Ramirez’s point is crucial in continuing to build increasingly positive images of Latinas in Hollywood.  Nothing happens overnight, but the fact that this show is pushing certain boundaries (if only a couple) within a mainstream network  is promising.  It is one of many steps.  It is not a question of settling.  In fact we should not settle for the singular image of Latinas as maids.  We absolutely need to write ourselves into more storylines that showcase the diversity of our power and strength whether in the classroom as teachers, in the courtroom as lawyers, first generation college students, activists.  ‘Devious Maids’ is not the end point but merely one of many starting points.  I challenge us to question how we are defining Latina agency.  If we only understand subversiveness through one narrow lens, we can’t push the boundaries of representation.  The writers and producers are trying to sustain their airtime on a mainstream network, and within those limitations have written a storyline that does break away from long entrenched depictions of Latina maids as voiceless and creates sentient, intelligent characters, women who will do anything to fight for the rights, dignity, and future of their families.

Duck Dynasty Part 1: 5 Ways They Shake Up The American Dream

Duck Dynasty is one of the latest reality televisions shows since the rise of the genre at the turn of the century. It shows the lives of the  Robertson family who own Duck Commander, a company that makes duck calls. This multimillion dollar family captured attention of many Americans and earn A&E their highest rating ever.

I knew of Duck Dynasty but I never watched it until now. And I have to say, I get it.

Duck Dynasty is a fascinating television show about the lives of an extended family going about their lives raising their family, running a business and dealing with sibling rivalry.

There are a few things going in Duck Dynasty that make the show so intriguing. There will be a series of post detailing how and why  this storyline is so fascinating. This first post will look at the Robertson family in relation to the American dream.

The American dream is the belief that because this nation has strong ideals of freedom and equality, anyone is capable of upward mobility through hard work and dedication. The family represents a way of pursuing the American dream that doesn’t fit the larger narrative of what that dream looks like.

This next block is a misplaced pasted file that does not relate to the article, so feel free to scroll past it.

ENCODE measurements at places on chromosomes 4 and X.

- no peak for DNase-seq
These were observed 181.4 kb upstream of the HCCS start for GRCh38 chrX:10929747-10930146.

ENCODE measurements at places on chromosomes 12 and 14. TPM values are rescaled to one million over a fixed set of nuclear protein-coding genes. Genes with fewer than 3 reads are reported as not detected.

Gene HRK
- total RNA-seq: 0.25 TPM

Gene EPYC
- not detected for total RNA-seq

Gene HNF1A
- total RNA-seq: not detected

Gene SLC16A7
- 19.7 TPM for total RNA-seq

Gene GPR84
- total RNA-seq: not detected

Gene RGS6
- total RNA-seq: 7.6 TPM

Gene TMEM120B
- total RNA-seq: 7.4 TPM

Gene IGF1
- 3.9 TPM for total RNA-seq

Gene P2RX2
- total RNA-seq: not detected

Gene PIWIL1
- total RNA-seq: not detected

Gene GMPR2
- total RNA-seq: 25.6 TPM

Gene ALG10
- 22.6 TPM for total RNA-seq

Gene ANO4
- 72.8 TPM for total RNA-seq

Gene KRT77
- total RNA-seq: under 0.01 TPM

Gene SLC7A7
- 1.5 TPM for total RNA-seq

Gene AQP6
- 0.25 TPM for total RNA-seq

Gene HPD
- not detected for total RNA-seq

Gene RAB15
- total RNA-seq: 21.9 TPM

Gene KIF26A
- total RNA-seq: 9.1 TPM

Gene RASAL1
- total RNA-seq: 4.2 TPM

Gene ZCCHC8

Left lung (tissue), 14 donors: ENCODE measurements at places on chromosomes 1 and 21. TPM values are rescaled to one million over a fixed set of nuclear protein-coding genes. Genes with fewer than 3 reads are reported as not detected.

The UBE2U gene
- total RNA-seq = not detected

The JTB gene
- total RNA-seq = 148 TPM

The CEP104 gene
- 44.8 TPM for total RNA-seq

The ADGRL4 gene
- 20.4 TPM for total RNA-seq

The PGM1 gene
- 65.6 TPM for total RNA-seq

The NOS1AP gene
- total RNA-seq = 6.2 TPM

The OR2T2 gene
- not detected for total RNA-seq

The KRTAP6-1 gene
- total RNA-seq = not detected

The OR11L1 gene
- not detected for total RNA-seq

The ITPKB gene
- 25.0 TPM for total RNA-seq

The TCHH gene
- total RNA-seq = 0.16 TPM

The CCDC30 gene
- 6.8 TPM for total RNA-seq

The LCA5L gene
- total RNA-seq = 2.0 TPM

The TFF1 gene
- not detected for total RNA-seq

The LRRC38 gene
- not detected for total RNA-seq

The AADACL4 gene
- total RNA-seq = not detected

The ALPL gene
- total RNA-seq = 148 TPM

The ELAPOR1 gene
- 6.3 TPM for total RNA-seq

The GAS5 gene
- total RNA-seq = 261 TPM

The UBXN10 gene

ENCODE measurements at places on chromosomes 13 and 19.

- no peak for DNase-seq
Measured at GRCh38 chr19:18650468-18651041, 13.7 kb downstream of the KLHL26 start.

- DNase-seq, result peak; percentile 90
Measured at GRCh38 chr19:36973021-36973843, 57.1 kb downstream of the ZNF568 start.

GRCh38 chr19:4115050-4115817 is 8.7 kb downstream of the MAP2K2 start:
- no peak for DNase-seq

1) They manage to build a very success business with a loyal niche and secured a future for themselves and their children without necessarily compromising who they are. This is one of the qualities the viewers admire. In the age of economic instabilities, they reaffirm the American dream in its most essential state.

2) They live in a rural area in Louisiana instead of the suburbs. The family represents a way of pursuing the American dream that doesn’t fit the larger narrative of what that dream looks like. In season 1 episode 8, Miss Kay and Phil go house hunting but they end up making fun of the overly decorated houses and Phil is repulsed by the idea of a golf course.

3) They are no Dick and Jane. The Robertson family unit is not a nuclear family. They are more of a clan, something that isn’t really embraced by social conservatives. In their line of thought, a nuclear family is central to stability in a modern society. The Robertson family structure is the driving force behind their business model and the popularity show.

4) They are hunters. The family’s hunting and eating habits are what make this show stand out so much. The produces choose to highlight the various ways the men get food. We dont see any grocery shopping (although its assumed they go to Cubs, Piggly Wiggly etc) but we do see them kill, skin and roast animals for food. This fits into another aspect of the American imagination that will be discussed in a later post.

5) The beards. That is all.


Cheerios, Identity and the Changing Role of Advertising

This is one of my favorite commercials to come out in the last few years. Its amazing to see a mixed race family featured in a major ad campaign. But clearly not everyone was ready. The racist backlash against this ad is so intense that YouTube shut down the comment section. Kudos to Cheerios for making the ad and standing by it.

To some people, this may not seem like much but commercials are fundamental in the national narrative around identity and nationhood. David Ogilvy, the ‘Father of Advertising’ did not regard ads as an entertainment form or art, he saw them as a “medium of information.” Thus, ads can play a critical role in helping reaffirm or defy societal norm and lifestyles.

This is important when thinking about the role that ads play since a lot of people today dont trust ads in deciding what products to buy. A study conducted in 2011 showed that about half the people who participated didn’t trust commercials but instead looked to other consumers for recommendations.

How are companies rethinking advertising in the age of social media and mass information?

Ads are becoming a tool for shaping a company’s narrative. Ads allow the companies to actively engage in conversations and align their values as a company along social issues that their consumers care about. This can be see in Nike’s #BeTrue line (advocates for LGBT awareness in sports) to Bugaboo’s (Red) strollers.

So when a company like General Mills uses one of their most recognized products to show an interracial family, they are making a statement. They are positioning themselves as inclusive and forward thinking. More importantly, they are showing me that they care about what I care about and thus giving me another reason to buy Cheerios. By the end of the day, that is the bottom line.